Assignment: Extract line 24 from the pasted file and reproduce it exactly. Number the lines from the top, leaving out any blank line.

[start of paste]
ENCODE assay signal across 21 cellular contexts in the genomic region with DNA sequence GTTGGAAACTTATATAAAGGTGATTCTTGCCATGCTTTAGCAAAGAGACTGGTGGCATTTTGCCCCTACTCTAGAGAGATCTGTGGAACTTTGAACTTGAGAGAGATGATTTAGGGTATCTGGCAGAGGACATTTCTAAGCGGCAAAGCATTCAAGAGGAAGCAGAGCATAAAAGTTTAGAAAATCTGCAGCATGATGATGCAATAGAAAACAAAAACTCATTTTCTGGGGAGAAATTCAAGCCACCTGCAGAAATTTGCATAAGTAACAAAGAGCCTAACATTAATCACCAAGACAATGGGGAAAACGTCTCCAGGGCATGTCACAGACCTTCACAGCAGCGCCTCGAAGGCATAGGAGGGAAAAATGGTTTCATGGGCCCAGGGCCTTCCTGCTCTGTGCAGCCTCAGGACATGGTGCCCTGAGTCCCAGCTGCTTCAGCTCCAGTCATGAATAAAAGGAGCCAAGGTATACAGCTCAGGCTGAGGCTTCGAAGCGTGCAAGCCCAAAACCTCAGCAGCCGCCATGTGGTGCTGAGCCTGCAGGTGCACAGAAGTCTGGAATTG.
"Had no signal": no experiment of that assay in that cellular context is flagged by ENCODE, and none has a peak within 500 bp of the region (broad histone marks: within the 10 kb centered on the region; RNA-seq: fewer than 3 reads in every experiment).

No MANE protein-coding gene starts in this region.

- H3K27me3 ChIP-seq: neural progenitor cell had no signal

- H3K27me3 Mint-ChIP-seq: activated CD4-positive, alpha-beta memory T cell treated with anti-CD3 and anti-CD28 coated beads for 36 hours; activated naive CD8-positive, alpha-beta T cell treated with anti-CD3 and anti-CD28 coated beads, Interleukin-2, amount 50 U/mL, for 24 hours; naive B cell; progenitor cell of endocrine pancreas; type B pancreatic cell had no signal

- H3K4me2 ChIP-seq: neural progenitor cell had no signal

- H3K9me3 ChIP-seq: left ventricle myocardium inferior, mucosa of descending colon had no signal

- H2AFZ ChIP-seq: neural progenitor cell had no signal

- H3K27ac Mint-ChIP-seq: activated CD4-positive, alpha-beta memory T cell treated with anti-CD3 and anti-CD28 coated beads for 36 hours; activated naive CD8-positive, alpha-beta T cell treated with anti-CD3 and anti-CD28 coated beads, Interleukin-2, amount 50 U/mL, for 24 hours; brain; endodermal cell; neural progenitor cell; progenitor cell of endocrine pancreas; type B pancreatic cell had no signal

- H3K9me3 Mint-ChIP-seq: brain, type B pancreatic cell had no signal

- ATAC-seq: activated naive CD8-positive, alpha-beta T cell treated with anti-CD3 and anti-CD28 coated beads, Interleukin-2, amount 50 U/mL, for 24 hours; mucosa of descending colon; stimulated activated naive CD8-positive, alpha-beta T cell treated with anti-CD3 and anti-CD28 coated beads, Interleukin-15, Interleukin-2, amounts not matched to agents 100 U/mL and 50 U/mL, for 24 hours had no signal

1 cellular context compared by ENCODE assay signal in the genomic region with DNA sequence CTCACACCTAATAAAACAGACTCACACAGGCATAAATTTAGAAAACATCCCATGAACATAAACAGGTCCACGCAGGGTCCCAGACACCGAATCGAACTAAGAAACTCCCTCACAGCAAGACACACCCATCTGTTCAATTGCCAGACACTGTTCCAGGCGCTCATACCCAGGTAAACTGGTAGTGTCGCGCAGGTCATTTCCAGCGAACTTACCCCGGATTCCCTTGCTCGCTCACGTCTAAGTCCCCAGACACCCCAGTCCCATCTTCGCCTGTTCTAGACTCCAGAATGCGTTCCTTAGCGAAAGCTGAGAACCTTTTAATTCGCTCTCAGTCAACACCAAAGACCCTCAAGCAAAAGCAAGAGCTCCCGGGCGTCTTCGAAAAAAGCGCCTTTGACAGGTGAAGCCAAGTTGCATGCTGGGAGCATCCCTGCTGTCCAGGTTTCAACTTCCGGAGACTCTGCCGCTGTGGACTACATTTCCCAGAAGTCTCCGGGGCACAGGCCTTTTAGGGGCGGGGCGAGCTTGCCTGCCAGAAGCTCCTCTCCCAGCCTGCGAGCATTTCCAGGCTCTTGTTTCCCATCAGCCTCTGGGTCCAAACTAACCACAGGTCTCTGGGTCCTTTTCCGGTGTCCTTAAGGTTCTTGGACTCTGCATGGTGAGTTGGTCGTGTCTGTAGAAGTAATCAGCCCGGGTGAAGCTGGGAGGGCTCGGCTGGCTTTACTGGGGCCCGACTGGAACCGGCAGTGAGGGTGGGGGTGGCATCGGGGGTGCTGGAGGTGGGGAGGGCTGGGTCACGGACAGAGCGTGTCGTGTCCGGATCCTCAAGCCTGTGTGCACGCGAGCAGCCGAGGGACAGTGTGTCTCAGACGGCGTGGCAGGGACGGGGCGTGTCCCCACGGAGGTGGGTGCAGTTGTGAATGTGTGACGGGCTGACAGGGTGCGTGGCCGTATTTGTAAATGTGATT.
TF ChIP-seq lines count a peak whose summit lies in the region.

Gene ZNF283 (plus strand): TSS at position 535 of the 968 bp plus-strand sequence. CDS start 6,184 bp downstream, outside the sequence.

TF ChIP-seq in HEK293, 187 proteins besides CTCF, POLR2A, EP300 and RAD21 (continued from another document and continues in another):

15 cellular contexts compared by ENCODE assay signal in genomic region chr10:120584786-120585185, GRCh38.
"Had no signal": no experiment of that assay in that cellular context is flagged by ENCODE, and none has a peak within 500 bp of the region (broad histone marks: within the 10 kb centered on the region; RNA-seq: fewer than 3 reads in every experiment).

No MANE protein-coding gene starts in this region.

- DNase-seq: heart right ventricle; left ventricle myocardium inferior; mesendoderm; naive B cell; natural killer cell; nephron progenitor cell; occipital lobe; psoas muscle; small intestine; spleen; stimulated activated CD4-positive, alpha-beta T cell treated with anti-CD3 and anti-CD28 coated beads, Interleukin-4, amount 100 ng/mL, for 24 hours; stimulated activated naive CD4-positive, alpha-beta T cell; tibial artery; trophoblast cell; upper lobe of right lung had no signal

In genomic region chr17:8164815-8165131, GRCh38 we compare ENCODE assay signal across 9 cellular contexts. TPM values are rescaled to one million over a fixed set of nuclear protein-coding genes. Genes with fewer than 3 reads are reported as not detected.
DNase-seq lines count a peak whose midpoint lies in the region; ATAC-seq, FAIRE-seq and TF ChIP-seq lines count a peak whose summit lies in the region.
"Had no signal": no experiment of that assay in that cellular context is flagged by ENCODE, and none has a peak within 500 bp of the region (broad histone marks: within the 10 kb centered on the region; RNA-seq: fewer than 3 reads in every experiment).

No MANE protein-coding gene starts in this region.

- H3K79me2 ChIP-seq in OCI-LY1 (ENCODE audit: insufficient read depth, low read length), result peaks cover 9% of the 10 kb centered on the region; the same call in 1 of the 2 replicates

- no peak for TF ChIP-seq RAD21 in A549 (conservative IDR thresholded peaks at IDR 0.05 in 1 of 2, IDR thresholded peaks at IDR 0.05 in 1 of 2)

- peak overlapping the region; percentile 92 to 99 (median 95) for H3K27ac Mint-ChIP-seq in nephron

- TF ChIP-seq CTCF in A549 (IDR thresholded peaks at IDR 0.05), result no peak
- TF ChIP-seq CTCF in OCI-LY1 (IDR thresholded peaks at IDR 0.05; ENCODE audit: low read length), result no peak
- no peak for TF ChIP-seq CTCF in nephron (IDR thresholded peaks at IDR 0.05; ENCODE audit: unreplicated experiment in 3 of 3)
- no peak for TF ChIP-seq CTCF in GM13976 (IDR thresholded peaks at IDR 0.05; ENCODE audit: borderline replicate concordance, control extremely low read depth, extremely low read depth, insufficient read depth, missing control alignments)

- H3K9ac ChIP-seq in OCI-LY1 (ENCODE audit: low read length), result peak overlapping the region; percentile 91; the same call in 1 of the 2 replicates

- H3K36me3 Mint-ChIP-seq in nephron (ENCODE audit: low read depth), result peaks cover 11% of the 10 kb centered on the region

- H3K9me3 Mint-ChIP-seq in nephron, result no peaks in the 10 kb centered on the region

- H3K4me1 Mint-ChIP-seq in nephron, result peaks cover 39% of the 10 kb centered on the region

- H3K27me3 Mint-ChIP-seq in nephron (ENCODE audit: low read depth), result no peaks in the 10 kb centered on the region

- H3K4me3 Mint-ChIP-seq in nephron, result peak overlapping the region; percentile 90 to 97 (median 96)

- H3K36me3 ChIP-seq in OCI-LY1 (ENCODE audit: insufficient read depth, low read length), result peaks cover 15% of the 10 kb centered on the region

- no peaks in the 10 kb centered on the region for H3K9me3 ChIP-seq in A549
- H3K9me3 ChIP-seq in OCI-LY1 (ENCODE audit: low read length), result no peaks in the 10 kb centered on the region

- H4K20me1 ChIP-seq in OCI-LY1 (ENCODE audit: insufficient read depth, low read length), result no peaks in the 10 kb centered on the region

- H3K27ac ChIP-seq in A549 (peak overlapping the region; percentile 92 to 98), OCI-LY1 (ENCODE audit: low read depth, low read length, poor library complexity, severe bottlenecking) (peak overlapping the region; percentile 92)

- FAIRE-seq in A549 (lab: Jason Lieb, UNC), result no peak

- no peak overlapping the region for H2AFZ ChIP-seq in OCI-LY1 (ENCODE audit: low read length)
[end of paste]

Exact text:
- H3K79me2 ChIP-seq in OCI-LY1 (ENCODE audit: insufficient read depth, low read length), result peaks cover 9% of the 10 kb centered on the region; the same call in 1 of the 2 replicates